One month after having celebrated the special week of supercomputing, today begins the second theme week of the year. These days our centers will work on a new specific theme and on this occasion students will be able to learn more about mobile communication and its evolution from its origins to the present.

What is mobile communication?

Mobile communication occurs when both the sender and the receiver are (or may be) moving, something that makes it impossible to use cables to establish any type of communication between them. For this reason, communication via radio is mainly used in this case. Thus, thanks to mobile communication we have technologies such as land mobile communication, satellite mobile communication, private mobile networks, radio-messaging, wireless communication, GPS radio-location, mobile Internet, etc.

A walk through history

The first call from a mobile phone took place on April 3, 1973. It was made by Martin Cooper, corporate director at Motorola, from a New York street. He called his biggest competitor, Joel Engel from AT&T Bell Labs, and the phone he used was huge and had a very different design than the models currently on the market.

As for the first mobile communication network, it was launched in Japan in 1979; two years later, in 1981, the Nordic Mobile Telephone network (NMT) was launched in Denmark, Finland, Norway and Sweden. This system could be only used for voice communication, was analog and was part of the so-called First Generation. It is true that before this generation there were already radios to listen to music and landline phones, but mobile communication took a little longer to be available for everyone: although years ago there were also radios, satellites, GPS and even mobile phones, they were mostly military or scientific use.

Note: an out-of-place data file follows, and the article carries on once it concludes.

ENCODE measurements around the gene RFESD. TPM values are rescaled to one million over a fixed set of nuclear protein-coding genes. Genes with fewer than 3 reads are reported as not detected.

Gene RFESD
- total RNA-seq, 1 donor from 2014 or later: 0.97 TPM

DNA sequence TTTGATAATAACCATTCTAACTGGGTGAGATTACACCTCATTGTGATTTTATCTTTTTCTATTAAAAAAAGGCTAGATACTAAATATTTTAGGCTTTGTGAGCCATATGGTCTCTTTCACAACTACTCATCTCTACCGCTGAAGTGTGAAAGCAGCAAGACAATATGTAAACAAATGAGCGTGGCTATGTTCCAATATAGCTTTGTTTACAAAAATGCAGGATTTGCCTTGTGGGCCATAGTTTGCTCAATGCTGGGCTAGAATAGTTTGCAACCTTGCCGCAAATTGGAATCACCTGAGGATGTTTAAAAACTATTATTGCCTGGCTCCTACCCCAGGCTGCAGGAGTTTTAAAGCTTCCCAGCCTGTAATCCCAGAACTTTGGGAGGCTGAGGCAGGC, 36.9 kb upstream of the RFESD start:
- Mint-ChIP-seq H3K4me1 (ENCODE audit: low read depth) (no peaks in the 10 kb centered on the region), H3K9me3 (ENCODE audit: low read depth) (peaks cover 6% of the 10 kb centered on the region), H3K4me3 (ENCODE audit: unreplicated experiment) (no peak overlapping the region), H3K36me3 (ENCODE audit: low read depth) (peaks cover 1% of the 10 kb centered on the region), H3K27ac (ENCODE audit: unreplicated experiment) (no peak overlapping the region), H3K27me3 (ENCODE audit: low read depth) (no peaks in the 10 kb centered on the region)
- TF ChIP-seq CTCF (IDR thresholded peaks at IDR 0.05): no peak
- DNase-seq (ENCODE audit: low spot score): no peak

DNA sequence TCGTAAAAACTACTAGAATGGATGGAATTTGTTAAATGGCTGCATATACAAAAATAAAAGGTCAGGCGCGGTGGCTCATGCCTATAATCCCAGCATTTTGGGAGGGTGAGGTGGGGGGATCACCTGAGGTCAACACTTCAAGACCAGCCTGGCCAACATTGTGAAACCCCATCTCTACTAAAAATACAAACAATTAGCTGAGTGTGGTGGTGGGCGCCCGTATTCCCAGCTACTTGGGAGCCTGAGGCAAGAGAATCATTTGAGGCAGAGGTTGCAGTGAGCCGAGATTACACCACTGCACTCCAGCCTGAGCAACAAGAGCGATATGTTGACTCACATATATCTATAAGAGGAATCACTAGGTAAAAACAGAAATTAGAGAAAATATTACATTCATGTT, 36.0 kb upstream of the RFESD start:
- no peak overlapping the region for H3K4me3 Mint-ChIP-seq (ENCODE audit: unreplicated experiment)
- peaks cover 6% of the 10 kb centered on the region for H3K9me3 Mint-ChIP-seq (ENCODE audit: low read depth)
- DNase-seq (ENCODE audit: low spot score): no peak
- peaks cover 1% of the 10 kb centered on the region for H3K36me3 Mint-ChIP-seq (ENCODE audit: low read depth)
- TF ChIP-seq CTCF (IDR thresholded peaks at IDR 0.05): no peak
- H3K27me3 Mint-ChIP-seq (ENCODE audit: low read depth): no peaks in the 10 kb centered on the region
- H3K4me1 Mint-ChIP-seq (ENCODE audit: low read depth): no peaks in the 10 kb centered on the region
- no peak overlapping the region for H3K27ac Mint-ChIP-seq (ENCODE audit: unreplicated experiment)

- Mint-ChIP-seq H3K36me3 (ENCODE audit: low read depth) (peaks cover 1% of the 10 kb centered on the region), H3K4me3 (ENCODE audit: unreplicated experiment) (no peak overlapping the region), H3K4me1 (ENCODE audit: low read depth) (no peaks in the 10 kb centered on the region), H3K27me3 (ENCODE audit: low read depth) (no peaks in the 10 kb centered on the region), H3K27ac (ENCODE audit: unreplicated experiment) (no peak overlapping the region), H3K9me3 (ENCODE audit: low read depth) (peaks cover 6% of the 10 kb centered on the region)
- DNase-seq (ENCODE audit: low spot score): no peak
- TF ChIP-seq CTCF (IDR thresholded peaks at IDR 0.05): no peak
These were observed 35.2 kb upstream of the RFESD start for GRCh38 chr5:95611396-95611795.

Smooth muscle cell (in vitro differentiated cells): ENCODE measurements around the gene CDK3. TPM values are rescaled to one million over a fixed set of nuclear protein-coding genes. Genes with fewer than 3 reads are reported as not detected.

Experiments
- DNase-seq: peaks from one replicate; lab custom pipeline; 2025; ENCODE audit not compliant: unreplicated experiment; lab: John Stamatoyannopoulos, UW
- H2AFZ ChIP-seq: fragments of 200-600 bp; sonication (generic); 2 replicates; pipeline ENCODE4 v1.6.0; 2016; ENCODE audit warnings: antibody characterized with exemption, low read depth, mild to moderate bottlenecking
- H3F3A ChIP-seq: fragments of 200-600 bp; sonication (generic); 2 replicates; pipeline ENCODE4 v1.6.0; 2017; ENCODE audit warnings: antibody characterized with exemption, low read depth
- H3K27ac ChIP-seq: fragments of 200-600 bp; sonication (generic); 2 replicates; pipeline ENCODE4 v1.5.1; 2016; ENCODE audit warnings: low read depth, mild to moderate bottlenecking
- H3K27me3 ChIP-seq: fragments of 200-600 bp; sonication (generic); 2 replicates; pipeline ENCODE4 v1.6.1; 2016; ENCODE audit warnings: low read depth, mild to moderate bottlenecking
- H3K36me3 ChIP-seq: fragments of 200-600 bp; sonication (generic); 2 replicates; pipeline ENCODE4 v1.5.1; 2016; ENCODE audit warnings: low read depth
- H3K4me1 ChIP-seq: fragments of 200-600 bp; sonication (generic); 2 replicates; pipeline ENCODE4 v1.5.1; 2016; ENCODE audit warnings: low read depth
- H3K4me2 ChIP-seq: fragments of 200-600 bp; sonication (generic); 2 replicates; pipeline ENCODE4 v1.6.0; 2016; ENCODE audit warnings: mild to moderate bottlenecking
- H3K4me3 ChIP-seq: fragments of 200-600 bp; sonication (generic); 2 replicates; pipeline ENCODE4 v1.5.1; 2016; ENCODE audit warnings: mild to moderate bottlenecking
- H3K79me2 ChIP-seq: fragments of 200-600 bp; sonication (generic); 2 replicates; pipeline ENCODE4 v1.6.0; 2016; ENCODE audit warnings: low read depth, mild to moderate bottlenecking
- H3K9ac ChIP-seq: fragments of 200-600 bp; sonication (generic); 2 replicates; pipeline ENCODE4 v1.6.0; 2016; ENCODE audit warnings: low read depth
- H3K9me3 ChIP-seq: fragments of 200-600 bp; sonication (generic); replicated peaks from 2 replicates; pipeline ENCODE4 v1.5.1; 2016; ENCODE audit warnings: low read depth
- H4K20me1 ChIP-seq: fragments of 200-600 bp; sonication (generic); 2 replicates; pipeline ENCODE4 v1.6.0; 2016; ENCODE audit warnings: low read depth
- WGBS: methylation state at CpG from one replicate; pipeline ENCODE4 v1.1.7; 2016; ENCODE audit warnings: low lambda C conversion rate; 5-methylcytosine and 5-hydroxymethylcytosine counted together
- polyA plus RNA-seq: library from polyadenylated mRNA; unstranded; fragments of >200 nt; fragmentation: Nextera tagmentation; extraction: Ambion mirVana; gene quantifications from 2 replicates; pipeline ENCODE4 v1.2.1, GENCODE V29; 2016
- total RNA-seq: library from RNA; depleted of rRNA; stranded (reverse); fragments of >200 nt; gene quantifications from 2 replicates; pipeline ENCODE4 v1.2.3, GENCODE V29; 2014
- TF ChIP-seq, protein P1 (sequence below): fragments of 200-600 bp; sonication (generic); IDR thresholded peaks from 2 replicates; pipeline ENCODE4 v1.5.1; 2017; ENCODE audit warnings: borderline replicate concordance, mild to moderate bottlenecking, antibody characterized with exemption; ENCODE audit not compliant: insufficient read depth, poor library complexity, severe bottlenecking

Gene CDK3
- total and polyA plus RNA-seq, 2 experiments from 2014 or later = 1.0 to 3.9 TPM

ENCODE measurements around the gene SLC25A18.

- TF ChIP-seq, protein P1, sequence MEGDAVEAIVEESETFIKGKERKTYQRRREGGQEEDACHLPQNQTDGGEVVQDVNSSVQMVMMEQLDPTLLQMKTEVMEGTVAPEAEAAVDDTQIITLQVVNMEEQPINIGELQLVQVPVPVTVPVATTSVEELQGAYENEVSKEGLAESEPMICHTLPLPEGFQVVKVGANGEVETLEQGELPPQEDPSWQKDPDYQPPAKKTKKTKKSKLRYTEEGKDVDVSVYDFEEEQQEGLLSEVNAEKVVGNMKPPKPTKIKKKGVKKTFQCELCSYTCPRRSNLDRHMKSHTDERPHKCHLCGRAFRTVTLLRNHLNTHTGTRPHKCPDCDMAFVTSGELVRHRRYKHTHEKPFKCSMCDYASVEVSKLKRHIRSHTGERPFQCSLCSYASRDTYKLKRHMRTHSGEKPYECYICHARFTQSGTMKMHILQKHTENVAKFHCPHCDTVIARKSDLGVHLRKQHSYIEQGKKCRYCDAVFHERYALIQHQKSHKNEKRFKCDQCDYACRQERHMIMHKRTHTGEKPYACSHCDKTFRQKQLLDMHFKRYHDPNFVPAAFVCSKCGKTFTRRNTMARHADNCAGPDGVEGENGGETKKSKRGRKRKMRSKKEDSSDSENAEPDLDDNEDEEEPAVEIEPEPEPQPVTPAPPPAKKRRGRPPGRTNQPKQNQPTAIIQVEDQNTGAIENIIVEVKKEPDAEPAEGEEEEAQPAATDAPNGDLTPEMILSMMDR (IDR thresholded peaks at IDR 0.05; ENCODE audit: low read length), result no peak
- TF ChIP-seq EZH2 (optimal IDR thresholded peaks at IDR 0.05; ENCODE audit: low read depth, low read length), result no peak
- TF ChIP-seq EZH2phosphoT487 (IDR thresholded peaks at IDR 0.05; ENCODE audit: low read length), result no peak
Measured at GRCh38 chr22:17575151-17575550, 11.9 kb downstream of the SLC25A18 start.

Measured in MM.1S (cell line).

Since the first generation, there have been many changes, key moments and different players that have revolutionized the market, such as the Finnish company Nokia, which created the first NMT mobile phones and launched devices as popular as the Nokia 3310, a mobile phone that at the time was a real surprise due to its dimensions, its functionalities and its resistance to bumps and drops.

We currently have the fifth generation of wireless communication technologies and standards (5G), the Internet used by devices such as mobile phones to allow connection to the network anywhere, which is an evolution of 4G / LTE. The idea behind this technology is to allow us to make phone calls, write messages as we have done until now and, above all, surf the Internet at a much higher speed; all this while allowing more devices to be connected at the same time. In the same way that there was a jump in connection speed in our homes years ago, when we went from ADSL to Optical Fiber, the jump from 4G to 5G considerably improves the speed of mobile connections.